Transfer Pricing ( International Transaction )

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Transfer Pricing ( International Transaction )

The Transfer pricing Regulations (TPR) were introduced in India dive the Finance Act, 2001 by substitution of the existing 92 and introduction of new sections sections 92A to 92F in the Income Tax Act (‘Act’) and relevant rules 10A to 10E in the Income Tax Rules, 1962. The regulations are applicable to relevant international transactions entered into from 1st April 2001.

TPR was introduced with a view to provide a detailed statutory framework which can lead to computation of reasonable, fair and equitable profits and tax in India, in the cases of multinational enterprises, and also introduced new s 92A to 92F in the Act, relating to computation of income from an international transaction having regard to the arm’s length price, meaning of associated enterprise, meaning of international transaction, computation of arm’s length price, maintenance of information and documents by persons entering into international transactions and definitions of certain expressions occurring in the said sections.

The legislative intention, underlying the TPR, is to prevent the shifting of profits by manipulating prices charged or paid in international transactions, thereby eroding India’s tax base. The explanatory memorandum of Finance Bill, 2001 explains that the TPR was introduced to curb transfer pricing abuse.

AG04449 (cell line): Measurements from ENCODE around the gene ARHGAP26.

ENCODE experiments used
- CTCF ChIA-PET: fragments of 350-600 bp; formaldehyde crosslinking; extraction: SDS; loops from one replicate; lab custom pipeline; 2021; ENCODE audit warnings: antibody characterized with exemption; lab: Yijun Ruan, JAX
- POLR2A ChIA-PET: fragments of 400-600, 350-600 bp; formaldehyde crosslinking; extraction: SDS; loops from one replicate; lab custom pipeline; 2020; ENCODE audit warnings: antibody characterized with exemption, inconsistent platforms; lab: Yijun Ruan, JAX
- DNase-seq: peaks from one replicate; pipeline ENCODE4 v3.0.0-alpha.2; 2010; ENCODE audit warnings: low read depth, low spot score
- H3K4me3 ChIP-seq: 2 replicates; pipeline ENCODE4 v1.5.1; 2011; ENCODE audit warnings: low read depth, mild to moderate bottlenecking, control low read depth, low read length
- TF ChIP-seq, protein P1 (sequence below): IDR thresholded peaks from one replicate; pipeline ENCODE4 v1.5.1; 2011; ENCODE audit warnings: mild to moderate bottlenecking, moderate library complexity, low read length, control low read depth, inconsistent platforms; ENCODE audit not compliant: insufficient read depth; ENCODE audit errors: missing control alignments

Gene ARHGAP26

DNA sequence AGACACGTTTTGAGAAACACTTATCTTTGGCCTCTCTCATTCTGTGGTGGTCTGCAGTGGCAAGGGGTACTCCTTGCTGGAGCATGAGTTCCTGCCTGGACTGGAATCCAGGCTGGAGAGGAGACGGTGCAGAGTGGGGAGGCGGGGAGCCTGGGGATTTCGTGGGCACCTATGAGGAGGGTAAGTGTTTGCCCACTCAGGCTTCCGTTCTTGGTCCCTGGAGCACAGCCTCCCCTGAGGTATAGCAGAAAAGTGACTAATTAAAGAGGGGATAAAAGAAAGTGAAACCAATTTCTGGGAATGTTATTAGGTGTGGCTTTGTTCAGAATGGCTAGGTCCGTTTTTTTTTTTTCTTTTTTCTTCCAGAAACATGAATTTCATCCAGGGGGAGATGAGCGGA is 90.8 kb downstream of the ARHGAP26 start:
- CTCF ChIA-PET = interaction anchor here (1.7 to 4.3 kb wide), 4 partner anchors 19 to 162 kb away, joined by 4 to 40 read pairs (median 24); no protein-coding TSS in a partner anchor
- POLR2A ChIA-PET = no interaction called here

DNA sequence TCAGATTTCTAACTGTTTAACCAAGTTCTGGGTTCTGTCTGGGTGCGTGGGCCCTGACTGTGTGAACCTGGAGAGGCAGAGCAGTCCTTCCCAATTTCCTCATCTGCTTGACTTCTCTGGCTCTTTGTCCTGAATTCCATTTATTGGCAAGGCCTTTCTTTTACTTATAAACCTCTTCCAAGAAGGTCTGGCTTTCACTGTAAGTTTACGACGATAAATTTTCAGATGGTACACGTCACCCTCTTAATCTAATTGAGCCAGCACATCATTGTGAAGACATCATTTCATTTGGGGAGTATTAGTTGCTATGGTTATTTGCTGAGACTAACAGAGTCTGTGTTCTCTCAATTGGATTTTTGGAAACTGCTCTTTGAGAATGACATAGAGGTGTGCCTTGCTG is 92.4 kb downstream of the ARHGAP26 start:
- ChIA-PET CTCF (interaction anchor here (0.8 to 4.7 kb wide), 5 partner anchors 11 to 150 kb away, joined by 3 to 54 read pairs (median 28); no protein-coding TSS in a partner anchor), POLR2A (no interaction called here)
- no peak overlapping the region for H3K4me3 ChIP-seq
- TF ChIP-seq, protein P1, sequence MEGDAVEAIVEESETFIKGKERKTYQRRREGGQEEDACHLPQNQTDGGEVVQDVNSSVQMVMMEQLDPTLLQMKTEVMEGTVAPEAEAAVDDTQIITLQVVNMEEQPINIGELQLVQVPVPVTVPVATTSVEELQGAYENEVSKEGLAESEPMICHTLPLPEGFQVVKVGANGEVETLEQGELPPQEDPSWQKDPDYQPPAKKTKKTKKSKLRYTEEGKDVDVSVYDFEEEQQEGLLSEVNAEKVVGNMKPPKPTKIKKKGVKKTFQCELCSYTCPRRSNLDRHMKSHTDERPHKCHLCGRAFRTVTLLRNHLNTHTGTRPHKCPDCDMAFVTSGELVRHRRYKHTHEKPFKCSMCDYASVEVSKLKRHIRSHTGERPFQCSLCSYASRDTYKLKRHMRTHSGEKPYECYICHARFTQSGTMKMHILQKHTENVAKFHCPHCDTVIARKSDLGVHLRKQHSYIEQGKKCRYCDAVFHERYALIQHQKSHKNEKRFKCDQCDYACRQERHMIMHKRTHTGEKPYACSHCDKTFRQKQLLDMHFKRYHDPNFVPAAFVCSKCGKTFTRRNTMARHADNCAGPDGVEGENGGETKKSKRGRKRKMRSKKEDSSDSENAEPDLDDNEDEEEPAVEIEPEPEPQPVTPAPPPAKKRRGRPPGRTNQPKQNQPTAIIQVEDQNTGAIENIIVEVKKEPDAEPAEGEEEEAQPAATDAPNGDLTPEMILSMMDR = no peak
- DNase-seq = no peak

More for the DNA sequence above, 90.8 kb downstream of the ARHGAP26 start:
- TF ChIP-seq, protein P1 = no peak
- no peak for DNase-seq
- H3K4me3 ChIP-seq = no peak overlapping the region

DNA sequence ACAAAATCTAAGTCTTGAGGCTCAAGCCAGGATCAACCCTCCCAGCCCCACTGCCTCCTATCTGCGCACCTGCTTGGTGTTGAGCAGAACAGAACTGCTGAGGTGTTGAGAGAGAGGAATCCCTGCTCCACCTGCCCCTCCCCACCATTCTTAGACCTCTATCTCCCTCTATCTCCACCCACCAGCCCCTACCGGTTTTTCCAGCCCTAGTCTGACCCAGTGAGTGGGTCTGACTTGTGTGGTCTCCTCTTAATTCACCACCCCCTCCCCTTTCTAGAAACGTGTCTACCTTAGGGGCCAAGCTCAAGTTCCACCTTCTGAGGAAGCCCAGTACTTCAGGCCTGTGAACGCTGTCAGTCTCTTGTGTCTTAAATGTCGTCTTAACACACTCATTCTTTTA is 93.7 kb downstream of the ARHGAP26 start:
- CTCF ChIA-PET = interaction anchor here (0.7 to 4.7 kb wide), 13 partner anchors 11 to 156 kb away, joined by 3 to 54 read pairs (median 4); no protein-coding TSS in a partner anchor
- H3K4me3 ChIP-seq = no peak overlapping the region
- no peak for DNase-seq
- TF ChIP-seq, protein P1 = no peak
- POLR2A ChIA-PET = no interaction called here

The following are the important statutes of the law :

  • Each person or association who has involved in an international transaction should maintain an up-to-date record of each transaction as prescribed by the legislation.
  • All income acquired by the company by means of any international transaction shall be calculated at arm’s length price. There are various methods to calculate the arm’s length price, depending on the nature and type of the transaction, the nature of the group or the association involved, or any other features of the transactions involved. The Central Board of Direct Taxes, generally known as the ‘Board’, introduces these methods. Some of them include the resale price method, cost plus method, comparable uncontrolled price method, and transactional net margin method.
  • If there are two or more appropriate prices assumed for a certain transaction, the arm’s length price will be calculated as the average of the prices.
  • At the end of a financial year, the person or group involved in an international transaction should submit the report of it in Form 3CEB under the guidance of a Chartered Accountant. This form has to be filed before he files the Income Tax return of the same period.

How We May Assist you ?

  1. Planning and advisory services on Related Party Transactions. Our expert advice can guide the associated enterprises on transfer pricing policies and measures more absolute and justifiable.
  2. Helps in evaluation of alternative business structures from a transfer pricing planning perspective in order to optimize allocation of revenues between group entities
  3. TP Audit under IT Act and Certification 3CEB
  4. Assistance in preparing TP documentation as required under Rule 10D
  5. Representation before TP Authorities or Appellate Authorities in case of disputes and
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